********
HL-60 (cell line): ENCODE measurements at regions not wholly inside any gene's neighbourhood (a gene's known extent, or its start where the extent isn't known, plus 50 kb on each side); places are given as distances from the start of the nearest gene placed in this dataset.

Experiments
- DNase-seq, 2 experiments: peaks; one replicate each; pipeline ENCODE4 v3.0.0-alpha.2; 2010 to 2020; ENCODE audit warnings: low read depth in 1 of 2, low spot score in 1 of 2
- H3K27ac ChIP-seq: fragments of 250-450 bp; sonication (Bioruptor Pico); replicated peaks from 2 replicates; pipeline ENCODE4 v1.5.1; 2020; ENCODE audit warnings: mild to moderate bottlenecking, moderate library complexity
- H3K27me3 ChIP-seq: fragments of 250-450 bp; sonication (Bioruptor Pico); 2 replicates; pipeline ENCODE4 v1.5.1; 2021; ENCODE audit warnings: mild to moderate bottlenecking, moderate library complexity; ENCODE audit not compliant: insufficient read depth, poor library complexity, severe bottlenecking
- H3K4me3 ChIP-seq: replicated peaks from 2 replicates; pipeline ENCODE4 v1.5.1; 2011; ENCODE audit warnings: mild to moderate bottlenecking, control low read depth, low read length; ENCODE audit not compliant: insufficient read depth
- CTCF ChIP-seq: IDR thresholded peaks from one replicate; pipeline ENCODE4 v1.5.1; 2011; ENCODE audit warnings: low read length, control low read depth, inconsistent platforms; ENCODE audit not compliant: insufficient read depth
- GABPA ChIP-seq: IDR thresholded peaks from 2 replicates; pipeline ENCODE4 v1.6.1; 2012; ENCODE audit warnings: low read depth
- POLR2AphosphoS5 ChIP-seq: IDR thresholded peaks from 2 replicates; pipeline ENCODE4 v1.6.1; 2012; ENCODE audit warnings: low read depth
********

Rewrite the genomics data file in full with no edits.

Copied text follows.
HL-60 (cell line): ENCODE measurements at regions not wholly inside any gene's neighbourhood (a gene's known extent, or its start where the extent isn't known, plus 50 kb on each side); places are given as distances from the start of the nearest gene placed in this dataset.

Experiments
- DNase-seq, 2 experiments: peaks; one replicate each; pipeline ENCODE4 v3.0.0-alpha.2; 2010 to 2020; ENCODE audit warnings: low read depth in 1 of 2, low spot score in 1 of 2
- H3K27ac ChIP-seq: fragments of 250-450 bp; sonication (Bioruptor Pico); replicated peaks from 2 replicates; pipeline ENCODE4 v1.5.1; 2020; ENCODE audit warnings: mild to moderate bottlenecking, moderate library complexity
- H3K27me3 ChIP-seq: fragments of 250-450 bp; sonication (Bioruptor Pico); 2 replicates; pipeline ENCODE4 v1.5.1; 2021; ENCODE audit warnings: mild to moderate bottlenecking, moderate library complexity; ENCODE audit not compliant: insufficient read depth, poor library complexity, severe bottlenecking
- H3K4me3 ChIP-seq: replicated peaks from 2 replicates; pipeline ENCODE4 v1.5.1; 2011; ENCODE audit warnings: mild to moderate bottlenecking, control low read depth, low read length; ENCODE audit not compliant: insufficient read depth
- CTCF ChIP-seq: IDR thresholded peaks from one replicate; pipeline ENCODE4 v1.5.1; 2011; ENCODE audit warnings: low read length, control low read depth, inconsistent platforms; ENCODE audit not compliant: insufficient read depth
- GABPA ChIP-seq: IDR thresholded peaks from 2 replicates; pipeline ENCODE4 v1.6.1; 2012; ENCODE audit warnings: low read depth
- POLR2AphosphoS5 ChIP-seq: IDR thresholded peaks from 2 replicates; pipeline ENCODE4 v1.6.1; 2012; ENCODE audit warnings: low read depth